Our family eats through batteries pretty quickly. Luckily the kids have graduated to hand-held devices with built-in rechargeable batteries, which save me some money and keep batteries from being disposed of prematurely. We still have devices that require the old AA and AAA batteries and my husband came up with a system that helps us maximize our usage of those batteries.
We use a Digital Multimeter whenever we want to check the power in a battery. This comes in very handy when we find batteries that have been sitting in a in a gadget for awhile. Or sometime we have a multi-battery device that isn’t operating and we aren’t sure if it’s because all of the batteries are dead or only one. Different gadgets require different power levels so just because the batteries don’t work in your digital camera doesn’t mean you should throw them away.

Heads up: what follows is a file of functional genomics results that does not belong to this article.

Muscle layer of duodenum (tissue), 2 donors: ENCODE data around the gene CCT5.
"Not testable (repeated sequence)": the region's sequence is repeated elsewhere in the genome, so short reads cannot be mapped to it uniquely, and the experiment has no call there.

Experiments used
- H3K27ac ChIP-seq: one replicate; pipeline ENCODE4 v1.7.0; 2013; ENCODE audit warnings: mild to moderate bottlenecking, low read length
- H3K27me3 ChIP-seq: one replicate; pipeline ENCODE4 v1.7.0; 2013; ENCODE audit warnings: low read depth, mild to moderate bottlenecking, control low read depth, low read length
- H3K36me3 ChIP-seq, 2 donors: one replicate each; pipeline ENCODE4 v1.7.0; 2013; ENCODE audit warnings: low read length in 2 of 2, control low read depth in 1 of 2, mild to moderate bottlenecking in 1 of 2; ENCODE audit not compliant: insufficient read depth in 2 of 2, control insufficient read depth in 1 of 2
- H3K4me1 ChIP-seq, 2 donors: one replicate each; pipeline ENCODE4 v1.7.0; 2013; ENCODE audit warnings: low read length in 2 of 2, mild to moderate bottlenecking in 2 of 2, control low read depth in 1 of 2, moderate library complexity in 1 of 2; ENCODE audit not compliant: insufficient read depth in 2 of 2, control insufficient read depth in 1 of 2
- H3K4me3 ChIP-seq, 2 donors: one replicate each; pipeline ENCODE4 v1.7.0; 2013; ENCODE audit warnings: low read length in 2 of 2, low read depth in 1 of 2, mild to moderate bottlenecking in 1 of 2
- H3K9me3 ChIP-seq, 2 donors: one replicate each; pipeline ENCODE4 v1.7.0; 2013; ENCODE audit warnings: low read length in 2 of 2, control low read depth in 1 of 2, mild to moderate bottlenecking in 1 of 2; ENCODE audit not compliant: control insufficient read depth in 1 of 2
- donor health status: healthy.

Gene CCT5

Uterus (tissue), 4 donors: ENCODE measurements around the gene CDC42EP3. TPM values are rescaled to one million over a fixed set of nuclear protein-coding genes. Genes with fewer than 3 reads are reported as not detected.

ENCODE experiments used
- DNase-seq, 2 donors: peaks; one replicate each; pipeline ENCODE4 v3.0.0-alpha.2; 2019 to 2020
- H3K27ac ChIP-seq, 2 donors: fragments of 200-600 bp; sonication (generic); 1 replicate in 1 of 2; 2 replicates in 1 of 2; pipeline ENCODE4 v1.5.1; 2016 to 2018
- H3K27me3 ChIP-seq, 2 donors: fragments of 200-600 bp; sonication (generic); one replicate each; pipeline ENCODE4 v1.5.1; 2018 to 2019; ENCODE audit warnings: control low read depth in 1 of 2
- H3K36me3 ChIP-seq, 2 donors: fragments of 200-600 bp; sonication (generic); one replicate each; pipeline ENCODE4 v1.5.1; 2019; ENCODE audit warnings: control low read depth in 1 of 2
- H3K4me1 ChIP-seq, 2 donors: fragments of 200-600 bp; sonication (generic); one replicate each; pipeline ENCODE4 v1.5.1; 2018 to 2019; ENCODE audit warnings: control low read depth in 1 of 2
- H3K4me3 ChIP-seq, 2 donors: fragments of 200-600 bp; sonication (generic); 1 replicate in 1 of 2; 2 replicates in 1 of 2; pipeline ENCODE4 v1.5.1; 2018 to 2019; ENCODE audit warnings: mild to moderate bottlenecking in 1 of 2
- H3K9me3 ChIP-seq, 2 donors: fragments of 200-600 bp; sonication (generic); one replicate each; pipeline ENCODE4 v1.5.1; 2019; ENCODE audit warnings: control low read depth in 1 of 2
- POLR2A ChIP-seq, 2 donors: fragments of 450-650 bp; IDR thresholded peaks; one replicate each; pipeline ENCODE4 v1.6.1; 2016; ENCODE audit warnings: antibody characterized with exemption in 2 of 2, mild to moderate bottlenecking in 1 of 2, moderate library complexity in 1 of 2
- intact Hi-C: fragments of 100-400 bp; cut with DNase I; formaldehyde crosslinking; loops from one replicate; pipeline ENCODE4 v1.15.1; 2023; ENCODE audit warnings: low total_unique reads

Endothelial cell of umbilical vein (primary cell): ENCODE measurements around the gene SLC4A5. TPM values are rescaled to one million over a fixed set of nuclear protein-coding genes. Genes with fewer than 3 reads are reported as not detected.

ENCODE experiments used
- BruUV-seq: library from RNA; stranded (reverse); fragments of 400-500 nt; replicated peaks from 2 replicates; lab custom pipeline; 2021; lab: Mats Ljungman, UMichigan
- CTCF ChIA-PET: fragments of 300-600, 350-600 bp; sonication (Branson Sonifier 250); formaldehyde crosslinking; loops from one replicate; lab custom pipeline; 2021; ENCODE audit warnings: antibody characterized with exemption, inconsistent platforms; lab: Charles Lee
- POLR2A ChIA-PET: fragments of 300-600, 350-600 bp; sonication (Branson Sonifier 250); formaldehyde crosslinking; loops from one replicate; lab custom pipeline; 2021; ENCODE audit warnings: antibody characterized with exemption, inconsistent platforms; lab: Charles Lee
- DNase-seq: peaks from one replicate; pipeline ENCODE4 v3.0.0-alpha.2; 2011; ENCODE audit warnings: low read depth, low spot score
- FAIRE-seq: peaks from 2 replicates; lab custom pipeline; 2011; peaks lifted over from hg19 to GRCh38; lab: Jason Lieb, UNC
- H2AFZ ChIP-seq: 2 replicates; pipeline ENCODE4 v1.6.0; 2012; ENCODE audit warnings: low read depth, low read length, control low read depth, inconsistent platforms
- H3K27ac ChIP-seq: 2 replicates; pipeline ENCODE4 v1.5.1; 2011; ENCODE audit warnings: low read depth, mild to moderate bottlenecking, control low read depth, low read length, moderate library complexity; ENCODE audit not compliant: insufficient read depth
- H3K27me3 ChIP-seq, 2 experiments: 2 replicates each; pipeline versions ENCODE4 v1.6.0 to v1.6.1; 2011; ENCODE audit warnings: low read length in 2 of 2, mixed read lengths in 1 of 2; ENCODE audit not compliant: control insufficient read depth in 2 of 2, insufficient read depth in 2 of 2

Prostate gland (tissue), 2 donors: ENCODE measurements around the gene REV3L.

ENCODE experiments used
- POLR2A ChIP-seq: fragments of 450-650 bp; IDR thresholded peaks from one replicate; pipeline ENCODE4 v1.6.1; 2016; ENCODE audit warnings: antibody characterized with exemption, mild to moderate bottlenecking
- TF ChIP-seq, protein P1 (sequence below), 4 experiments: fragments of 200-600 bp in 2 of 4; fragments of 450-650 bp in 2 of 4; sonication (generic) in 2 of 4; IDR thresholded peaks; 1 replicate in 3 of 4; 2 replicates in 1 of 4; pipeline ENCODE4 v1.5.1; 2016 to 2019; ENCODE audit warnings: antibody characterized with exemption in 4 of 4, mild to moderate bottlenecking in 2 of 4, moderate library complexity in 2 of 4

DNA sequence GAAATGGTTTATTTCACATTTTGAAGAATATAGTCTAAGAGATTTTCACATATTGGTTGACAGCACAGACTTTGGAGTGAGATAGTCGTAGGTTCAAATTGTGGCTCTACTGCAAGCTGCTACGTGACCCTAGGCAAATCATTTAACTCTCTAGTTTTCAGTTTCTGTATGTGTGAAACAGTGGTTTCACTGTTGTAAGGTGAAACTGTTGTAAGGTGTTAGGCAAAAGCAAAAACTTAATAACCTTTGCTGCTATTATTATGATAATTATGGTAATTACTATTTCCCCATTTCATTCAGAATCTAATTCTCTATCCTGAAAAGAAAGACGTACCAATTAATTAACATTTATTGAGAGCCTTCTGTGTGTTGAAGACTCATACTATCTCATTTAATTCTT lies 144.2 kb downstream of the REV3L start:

We set the multimeter on the “battery” setting which measures 1.5 volt and 9 volt batteries. Using the probes to touch the positive and negative poles of the battery you can measure how many amps are left in a battery. We categorize the 1.5V (4.2 amp) batteries accordingly:
- New (never used) 4.2 milliamps
- Almost new 4.1-4.2 milliamps
- Used 3.8-4.0 milliamps
- Marginal 3.5-3.9 milliamps
My old Canon digital camera won’t work with anything less than 4.1 amp batteries. Once the power goes under that it starts telling me to replace the batteries. Those batteries are still good enough to be used in my son’s Xbox controllers. My cordless mouse works fine with the marginal batteries and so will a flashlight.
Make the most of those batteries and invest in a multimeter. It’s easy to do. My twelve year old daughter’s been using ours for a couple of years now. You can buy the model pictured here on the Harbor Freight website for only $3.50. You’ll get your money back in in no time.